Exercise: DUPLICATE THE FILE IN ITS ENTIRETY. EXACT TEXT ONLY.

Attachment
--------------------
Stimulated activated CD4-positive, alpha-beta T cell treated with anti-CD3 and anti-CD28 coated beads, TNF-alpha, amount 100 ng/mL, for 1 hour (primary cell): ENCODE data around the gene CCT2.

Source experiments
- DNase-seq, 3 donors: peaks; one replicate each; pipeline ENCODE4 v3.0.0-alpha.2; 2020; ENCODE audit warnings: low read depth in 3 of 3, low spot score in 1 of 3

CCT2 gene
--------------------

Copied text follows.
Stimulated activated CD4-positive, alpha-beta T cell treated with anti-CD3 and anti-CD28 coated beads, TNF-alpha, amount 100 ng/mL, for 1 hour (primary cell): ENCODE data around the gene CCT2.

Source experiments
- DNase-seq, 3 donors: peaks; one replicate each; pipeline ENCODE4 v3.0.0-alpha.2; 2020; ENCODE audit warnings: low read depth in 3 of 3, low spot score in 1 of 3

CCT2 gene